Adam came in handy, I'll say that for the kid. After hours of walking and dodging the occasional cluster of zombies, we finally had to stop. Iowa was fairly empty of the dead, but only relative to how densely packed pretty much everywhere else was. Which was why, when we finally packed it in for the night, we had to clear away a handful of zombies from a house that looked ideal.
To my surprise, Adam waved for Jess and I to hang back at a distance. He asked to borrow my knife and marched toward the place, a little ranch style home that had been new when the world ended. The windows were all easy enough to see through, only dust marring the view rather than blinds or curtains. Even from far away it was easy to see there were no dead wandering around inside. Which didn't mean jack shit; they floor might have been covered with them. That was rare, and at any rate cleaning out a house was old hat for us. Getting in was the problem.
Adam was the solution, or so we thought.
"Have you seen him actually kill a zombie?" I asked Jess, who stood with rifle in hand just in case things went sideways.
She gave a half shrug. "He's survived out here for a while. I assume he has. He's definitely not an amateur."
Adam strolled to the clutch of zombies idling in the front of the house. This wasn't an uncommon sight. While most of their kind wandered endlessly in the search for food, when their reserves ran low many would clump up around places the faded instincts in their brains told them their favorite prey should be: houses. Anywhere that carried even the faintest whiff of humanity was fair game, but the deeper recognition of what a house was certainly seemed to play a part in the behavior.
Adam slipped behind a zombie at the edge of the crowd and grabbed it by the hair. His movement was swift and brutal, yanking the head back and taking its balance in one motion. He followed it to the ground, only giving himself a second to reorient and strike. The heavy knife went down three times, each blow jamming a widening hole into and through the eye socket.
"Definitely done it before," I observed. "You can't always get through the bone at the back in one hit. He did three like it was nothing."
Jess shot me a long-suffering look. "I know that. You know I know that. And since I obviously have eyes, I really didn't need you to explain it to me. I'm not an idiot."
My face went hot. "Sorry. I was just making conversation."
Jess looked back toward Adam without responding. She wasn't angry, I could tell that much. Her moods were usually clear to me, if more inscrutable lately, and this seemed much more like irritation. I didn't mean to come across that way, like a guy who thinks he has to explain everything to a woman. Part of me never evolved past the earlier parts of our relationship, when Jess was breaking free of a life that kept her from being able to learn about a lot of the world. Back then my ridiculous capacity for storing useless information was something she took advantage of all the time.
But things change. I guess I had to make myself change with them. Jess was, by any objective measure, a far more capable person than I would ever be.
"Oh, that's not good," she said, breaking me out of my reverie.
Adam was on his third zombie, and the group seemed befuddled by the sudden and inexplicable deaths of two of their buddies. Adam slipped when he went for the third, and it managed to dig its sharp fingers into his forearm. Whatever mojo made him impossible to see or smell clearly didn't do the same for touch. The zombie didn't try to bite the arm, treating it like a piece of wood, but it did have a good grip and was drawing a lot of blood. Even from fifty feet away--downwind, obviously--I could see the strain on his face as he bit back the scream trying to tear its way out of his throat.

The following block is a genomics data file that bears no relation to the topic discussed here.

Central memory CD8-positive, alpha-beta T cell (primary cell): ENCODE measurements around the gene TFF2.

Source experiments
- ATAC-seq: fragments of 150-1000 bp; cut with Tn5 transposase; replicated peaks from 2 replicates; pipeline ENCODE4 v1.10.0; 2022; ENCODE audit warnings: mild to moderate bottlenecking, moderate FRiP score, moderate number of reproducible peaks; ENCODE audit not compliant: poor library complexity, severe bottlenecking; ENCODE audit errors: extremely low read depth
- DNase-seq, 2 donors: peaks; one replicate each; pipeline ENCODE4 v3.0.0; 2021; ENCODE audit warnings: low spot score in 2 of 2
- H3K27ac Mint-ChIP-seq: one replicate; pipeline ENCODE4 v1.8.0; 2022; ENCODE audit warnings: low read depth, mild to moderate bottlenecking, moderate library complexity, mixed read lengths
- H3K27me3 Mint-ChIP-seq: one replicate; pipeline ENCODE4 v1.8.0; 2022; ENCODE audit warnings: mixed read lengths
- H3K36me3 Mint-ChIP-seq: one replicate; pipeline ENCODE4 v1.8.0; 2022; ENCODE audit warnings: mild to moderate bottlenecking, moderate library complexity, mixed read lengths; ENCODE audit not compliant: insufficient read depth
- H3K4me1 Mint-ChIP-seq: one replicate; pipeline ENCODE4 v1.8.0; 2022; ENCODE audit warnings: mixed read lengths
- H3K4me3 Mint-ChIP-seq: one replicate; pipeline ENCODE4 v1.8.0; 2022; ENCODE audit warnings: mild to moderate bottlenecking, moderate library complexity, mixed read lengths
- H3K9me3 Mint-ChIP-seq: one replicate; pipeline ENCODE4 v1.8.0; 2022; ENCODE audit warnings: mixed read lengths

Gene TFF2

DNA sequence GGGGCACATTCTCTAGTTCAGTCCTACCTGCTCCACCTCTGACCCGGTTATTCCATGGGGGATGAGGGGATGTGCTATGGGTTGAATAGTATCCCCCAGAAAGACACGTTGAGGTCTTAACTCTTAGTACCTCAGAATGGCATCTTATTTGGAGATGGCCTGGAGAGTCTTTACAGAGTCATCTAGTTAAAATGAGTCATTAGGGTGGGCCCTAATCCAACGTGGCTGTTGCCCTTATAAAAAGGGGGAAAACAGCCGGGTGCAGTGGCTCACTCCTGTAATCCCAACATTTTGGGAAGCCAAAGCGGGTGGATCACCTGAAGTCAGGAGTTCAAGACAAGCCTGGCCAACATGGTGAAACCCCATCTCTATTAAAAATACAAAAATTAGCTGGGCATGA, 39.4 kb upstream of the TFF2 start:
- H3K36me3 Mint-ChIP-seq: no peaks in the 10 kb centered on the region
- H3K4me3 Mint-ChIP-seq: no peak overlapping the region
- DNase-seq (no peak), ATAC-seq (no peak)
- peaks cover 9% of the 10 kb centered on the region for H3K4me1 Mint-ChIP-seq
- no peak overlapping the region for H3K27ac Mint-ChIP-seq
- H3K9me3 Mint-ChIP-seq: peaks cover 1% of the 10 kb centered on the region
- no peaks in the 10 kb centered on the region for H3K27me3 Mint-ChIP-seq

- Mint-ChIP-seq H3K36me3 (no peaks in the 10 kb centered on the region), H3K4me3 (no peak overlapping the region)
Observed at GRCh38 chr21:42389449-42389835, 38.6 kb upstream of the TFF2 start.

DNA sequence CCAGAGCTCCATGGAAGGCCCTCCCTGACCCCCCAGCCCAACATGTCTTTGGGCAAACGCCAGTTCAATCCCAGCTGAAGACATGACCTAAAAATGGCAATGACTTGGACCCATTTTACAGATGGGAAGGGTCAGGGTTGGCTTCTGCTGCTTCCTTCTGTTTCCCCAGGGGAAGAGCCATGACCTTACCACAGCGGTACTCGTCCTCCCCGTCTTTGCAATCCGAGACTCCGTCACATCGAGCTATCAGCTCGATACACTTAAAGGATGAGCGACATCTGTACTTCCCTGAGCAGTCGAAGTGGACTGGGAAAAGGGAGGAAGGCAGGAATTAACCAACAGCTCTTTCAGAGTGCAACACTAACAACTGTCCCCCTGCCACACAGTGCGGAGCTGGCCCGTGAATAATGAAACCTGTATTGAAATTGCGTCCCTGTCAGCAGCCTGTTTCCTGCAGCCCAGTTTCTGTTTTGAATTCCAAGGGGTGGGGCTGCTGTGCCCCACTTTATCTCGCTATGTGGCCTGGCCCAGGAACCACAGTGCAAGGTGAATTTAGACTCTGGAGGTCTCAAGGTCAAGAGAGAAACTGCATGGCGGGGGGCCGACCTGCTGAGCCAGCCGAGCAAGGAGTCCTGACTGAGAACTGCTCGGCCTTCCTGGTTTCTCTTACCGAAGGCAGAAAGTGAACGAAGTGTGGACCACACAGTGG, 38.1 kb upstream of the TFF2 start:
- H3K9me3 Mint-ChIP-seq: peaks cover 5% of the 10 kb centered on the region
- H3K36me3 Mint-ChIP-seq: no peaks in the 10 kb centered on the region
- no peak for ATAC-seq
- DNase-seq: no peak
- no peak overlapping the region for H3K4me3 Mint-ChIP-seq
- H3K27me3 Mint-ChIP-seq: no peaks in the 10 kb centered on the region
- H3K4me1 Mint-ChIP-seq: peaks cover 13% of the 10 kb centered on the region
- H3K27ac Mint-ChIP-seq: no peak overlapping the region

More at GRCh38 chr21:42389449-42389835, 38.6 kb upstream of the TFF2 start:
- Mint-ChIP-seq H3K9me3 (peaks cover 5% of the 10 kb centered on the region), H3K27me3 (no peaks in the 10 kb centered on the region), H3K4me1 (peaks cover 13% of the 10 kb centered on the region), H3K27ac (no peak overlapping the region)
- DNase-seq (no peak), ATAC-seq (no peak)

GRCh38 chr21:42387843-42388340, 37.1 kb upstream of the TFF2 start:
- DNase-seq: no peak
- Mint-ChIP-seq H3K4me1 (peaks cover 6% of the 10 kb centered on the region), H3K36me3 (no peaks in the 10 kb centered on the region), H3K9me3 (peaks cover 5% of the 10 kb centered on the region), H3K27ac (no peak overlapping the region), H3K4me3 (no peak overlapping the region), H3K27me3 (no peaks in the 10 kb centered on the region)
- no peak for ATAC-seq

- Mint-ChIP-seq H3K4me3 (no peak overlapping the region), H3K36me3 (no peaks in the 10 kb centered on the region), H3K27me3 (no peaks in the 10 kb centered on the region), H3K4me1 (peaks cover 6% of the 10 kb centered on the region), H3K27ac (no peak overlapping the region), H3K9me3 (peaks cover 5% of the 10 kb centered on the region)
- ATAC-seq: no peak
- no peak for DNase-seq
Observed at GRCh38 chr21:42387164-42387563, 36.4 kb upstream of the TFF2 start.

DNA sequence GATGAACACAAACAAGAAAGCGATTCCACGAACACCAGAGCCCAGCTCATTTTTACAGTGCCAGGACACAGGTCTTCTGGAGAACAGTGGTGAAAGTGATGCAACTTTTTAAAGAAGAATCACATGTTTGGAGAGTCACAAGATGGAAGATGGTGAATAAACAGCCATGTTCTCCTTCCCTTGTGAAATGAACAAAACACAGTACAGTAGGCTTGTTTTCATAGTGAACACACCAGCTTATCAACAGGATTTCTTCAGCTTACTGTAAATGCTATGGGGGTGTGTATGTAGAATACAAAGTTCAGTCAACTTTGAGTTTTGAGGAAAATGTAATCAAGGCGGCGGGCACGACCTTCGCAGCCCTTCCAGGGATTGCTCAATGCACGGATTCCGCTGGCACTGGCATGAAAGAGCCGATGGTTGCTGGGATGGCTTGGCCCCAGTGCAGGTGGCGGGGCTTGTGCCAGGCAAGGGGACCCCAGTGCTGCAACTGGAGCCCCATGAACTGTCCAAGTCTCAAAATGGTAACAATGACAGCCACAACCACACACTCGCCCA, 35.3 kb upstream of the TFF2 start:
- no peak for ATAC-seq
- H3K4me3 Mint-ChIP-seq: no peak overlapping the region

I started forward, but Jess put a hand on my chest. "He's not in immediate danger. We'll just get in his way."
Adam struggled against the zombie, trying in vain to get some kind of purchase. Every time he shifted his weight, the dead woman holding him instinctively gripped more tightly and forced him to back off. The scene was bizarre, and that's saying a lot considering how off the rails the world had become. Seeing a zombie struggling with a living person but not actively attacking went against every expectation and norm I'd developed over the better part of a decade.
He didn't even look over at us for help, which I considered a credit to the kid. Instead he paused, took a few controlled breaths, and thought it through. A few seconds later he reached up with his free hand, put the tip of the knife to the zombie's ear, and slowly pushed. This wasn't at all lethal, but it did irritate the dead woman and force her to move out of the way. When she did, her fingers came loose enough for Adam to pull his arm free.
Bleeding and clearly furious, Adam stepped around and took hold of her hair, then drove the knife into the back of the dead woman's neck. The hit was clean, though risky as hell if your aim wasn't perfect. His was. The spinal cord and all the Chimera cells running along it were severed instantly.
Adam didn't hold back with the last few zombies. His controlled manner evaporated as he stepped in and kicked the knee of one zombie in, straddled it in the confusion after its fall, and drove the blade into the middle of its face with both fists. The kid didn't even seem winded when he took the fight--hell, it was really just a slaughter--to the remainder.
"Remind me not to sleep if I ever piss him off," Jess quipped.
I nodded seriously. "Yeah, no shit."
As it turned out, the house really was empty. It gave us a safe place to sleep once we broke in, and there were no more zombies around to give us any trouble.
But as they say, every day is a new day, and the next morning proved that point with authority.